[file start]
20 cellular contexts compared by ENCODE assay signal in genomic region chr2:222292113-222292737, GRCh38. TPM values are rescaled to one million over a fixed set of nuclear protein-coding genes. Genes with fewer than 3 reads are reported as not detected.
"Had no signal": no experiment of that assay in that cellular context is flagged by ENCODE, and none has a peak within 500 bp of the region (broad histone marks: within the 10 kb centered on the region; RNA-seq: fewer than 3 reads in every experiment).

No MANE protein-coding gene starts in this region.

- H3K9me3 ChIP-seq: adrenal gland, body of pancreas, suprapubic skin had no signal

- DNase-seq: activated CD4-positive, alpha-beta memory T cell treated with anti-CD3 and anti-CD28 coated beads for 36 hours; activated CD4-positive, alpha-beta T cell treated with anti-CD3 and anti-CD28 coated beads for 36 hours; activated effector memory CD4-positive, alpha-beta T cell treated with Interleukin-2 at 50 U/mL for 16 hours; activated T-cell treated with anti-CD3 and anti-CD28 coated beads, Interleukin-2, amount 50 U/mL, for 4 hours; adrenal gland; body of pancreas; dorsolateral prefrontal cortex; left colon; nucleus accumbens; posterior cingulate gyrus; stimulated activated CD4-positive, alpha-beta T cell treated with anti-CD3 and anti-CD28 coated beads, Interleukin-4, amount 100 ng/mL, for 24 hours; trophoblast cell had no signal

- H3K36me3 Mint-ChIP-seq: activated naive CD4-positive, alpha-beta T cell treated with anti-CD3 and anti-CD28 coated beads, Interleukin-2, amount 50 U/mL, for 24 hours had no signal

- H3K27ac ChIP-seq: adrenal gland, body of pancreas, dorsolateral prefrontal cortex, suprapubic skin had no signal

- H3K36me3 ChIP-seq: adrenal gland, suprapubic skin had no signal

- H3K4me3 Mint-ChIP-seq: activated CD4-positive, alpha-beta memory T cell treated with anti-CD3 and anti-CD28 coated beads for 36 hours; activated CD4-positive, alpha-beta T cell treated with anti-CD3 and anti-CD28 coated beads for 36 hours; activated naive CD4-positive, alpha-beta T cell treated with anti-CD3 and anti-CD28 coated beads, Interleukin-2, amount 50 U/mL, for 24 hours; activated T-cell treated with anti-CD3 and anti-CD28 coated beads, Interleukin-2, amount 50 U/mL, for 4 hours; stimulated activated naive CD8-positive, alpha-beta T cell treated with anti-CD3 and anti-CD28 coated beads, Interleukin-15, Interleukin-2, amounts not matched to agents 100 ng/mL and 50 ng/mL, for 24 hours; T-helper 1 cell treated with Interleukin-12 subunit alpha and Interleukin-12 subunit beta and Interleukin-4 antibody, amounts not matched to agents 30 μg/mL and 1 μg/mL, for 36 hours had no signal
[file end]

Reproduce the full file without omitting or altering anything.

20 cellular contexts compared by ENCODE assay signal in genomic region chr2:222292113-222292737, GRCh38. TPM values are rescaled to one million over a fixed set of nuclear protein-coding genes. Genes with fewer than 3 reads are reported as not detected.
"Had no signal": no experiment of that assay in that cellular context is flagged by ENCODE, and none has a peak within 500 bp of the region (broad histone marks: within the 10 kb centered on the region; RNA-seq: fewer than 3 reads in every experiment).

No MANE protein-coding gene starts in this region.

- H3K9me3 ChIP-seq: adrenal gland, body of pancreas, suprapubic skin had no signal

- DNase-seq: activated CD4-positive, alpha-beta memory T cell treated with anti-CD3 and anti-CD28 coated beads for 36 hours; activated CD4-positive, alpha-beta T cell treated with anti-CD3 and anti-CD28 coated beads for 36 hours; activated effector memory CD4-positive, alpha-beta T cell treated with Interleukin-2 at 50 U/mL for 16 hours; activated T-cell treated with anti-CD3 and anti-CD28 coated beads, Interleukin-2, amount 50 U/mL, for 4 hours; adrenal gland; body of pancreas; dorsolateral prefrontal cortex; left colon; nucleus accumbens; posterior cingulate gyrus; stimulated activated CD4-positive, alpha-beta T cell treated with anti-CD3 and anti-CD28 coated beads, Interleukin-4, amount 100 ng/mL, for 24 hours; trophoblast cell had no signal

- H3K36me3 Mint-ChIP-seq: activated naive CD4-positive, alpha-beta T cell treated with anti-CD3 and anti-CD28 coated beads, Interleukin-2, amount 50 U/mL, for 24 hours had no signal

- H3K27ac ChIP-seq: adrenal gland, body of pancreas, dorsolateral prefrontal cortex, suprapubic skin had no signal

- H3K36me3 ChIP-seq: adrenal gland, suprapubic skin had no signal

- H3K4me3 Mint-ChIP-seq: activated CD4-positive, alpha-beta memory T cell treated with anti-CD3 and anti-CD28 coated beads for 36 hours; activated CD4-positive, alpha-beta T cell treated with anti-CD3 and anti-CD28 coated beads for 36 hours; activated naive CD4-positive, alpha-beta T cell treated with anti-CD3 and anti-CD28 coated beads, Interleukin-2, amount 50 U/mL, for 24 hours; activated T-cell treated with anti-CD3 and anti-CD28 coated beads, Interleukin-2, amount 50 U/mL, for 4 hours; stimulated activated naive CD8-positive, alpha-beta T cell treated with anti-CD3 and anti-CD28 coated beads, Interleukin-15, Interleukin-2, amounts not matched to agents 100 ng/mL and 50 ng/mL, for 24 hours; T-helper 1 cell treated with Interleukin-12 subunit alpha and Interleukin-12 subunit beta and Interleukin-4 antibody, amounts not matched to agents 30 μg/mL and 1 μg/mL, for 36 hours had no signal